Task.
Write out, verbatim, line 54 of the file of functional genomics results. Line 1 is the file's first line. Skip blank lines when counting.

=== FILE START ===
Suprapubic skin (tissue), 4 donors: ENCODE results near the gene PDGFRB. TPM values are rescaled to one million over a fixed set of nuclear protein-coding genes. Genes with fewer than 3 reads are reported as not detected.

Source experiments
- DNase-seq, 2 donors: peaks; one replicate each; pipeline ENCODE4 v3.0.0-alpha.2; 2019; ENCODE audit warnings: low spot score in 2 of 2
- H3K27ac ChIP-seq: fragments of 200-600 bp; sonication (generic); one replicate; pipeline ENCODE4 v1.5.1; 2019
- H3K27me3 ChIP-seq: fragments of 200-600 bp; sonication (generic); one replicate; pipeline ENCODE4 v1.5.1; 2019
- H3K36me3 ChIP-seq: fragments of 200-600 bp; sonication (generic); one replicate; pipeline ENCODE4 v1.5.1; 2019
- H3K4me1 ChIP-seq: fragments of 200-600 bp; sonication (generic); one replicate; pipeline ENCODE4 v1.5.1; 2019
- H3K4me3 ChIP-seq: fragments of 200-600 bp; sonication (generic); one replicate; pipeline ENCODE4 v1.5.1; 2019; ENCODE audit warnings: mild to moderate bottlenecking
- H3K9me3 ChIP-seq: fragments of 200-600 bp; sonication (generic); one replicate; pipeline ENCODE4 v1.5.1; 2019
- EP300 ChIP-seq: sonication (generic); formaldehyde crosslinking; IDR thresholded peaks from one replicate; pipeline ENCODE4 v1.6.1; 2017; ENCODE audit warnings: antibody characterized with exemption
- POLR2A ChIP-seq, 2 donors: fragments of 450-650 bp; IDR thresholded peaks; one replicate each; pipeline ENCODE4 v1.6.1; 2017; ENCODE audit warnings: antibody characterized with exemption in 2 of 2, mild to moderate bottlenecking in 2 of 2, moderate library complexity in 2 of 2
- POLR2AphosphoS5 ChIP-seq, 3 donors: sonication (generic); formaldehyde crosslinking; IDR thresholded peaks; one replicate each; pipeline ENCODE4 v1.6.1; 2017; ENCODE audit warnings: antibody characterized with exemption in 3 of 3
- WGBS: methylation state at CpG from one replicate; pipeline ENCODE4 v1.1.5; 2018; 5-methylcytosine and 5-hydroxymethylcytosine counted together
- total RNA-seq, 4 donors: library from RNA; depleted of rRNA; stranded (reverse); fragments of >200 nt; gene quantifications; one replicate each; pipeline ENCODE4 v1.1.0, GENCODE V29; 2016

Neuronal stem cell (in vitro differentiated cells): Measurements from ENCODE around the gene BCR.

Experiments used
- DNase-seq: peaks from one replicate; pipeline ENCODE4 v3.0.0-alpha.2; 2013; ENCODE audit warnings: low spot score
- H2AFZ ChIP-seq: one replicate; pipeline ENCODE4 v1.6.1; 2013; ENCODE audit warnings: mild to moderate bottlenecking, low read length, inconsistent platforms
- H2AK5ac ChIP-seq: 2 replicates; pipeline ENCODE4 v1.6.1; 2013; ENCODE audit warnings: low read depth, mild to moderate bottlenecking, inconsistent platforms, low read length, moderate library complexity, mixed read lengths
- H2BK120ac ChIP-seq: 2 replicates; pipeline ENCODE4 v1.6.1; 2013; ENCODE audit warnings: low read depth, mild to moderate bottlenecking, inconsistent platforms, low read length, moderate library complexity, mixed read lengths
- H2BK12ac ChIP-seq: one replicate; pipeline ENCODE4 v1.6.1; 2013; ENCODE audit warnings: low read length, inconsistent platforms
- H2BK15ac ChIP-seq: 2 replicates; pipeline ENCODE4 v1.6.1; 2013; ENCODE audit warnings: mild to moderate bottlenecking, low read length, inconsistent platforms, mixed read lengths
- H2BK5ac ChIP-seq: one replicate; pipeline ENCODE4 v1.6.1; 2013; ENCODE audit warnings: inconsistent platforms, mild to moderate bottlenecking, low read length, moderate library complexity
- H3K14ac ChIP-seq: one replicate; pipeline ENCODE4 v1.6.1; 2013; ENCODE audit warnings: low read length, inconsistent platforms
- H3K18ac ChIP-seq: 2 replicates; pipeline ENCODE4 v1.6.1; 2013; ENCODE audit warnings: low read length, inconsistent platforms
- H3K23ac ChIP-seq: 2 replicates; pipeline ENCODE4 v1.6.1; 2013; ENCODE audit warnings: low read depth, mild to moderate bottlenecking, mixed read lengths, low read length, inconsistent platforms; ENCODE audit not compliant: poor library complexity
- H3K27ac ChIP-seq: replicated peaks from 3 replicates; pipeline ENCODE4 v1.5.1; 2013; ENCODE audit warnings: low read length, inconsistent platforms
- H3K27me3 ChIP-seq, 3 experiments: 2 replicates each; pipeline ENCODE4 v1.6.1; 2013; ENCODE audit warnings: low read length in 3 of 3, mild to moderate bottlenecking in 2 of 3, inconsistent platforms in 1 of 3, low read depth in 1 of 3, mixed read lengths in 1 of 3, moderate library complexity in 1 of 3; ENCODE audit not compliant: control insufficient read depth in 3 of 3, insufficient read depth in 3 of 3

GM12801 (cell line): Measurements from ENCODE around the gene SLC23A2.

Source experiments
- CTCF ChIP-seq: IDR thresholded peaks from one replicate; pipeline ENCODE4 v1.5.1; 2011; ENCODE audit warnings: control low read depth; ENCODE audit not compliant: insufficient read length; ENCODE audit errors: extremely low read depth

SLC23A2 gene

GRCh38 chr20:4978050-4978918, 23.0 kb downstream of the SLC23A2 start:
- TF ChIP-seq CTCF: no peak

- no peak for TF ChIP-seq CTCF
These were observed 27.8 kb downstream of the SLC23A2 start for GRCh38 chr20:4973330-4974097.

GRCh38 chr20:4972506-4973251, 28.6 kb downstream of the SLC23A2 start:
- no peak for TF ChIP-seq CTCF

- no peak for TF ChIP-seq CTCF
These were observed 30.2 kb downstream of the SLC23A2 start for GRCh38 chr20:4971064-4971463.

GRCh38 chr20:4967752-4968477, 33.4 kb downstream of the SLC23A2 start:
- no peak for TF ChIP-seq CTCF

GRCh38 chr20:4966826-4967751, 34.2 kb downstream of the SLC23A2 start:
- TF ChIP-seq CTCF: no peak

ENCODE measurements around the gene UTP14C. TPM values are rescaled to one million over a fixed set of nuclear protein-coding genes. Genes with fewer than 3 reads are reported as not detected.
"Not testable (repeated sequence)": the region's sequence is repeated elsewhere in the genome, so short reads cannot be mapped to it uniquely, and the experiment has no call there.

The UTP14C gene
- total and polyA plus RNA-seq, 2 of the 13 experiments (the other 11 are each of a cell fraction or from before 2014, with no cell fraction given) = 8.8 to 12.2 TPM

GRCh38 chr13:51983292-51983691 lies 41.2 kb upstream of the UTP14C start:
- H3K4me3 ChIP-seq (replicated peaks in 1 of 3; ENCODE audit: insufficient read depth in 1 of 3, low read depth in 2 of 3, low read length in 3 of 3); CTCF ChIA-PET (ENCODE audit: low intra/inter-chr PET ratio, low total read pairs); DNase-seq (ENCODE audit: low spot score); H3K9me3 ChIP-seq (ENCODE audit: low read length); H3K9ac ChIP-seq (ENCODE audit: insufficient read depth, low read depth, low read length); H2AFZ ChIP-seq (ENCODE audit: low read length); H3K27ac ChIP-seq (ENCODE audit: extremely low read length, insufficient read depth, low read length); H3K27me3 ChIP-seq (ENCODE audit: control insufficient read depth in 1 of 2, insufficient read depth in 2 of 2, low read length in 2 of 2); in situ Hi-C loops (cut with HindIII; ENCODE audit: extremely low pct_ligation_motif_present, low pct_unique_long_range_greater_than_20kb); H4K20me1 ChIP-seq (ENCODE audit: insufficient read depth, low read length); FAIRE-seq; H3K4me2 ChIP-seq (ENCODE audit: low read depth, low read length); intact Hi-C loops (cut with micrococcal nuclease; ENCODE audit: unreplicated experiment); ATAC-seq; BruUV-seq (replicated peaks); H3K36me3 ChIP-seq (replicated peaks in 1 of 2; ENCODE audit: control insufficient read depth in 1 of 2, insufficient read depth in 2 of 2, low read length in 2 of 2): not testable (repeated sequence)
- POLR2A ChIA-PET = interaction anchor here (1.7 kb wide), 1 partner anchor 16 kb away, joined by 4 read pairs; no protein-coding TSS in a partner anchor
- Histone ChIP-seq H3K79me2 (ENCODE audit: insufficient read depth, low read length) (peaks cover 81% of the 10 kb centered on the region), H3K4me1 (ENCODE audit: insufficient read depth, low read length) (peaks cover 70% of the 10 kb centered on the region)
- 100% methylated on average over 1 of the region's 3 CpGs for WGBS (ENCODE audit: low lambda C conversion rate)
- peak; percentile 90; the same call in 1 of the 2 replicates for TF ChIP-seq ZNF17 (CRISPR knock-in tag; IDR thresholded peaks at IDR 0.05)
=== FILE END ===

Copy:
- peak; percentile 90; the same call in 1 of the 2 replicates for TF ChIP-seq ZNF17 (CRISPR knock-in tag; IDR thresholded peaks at IDR 0.05)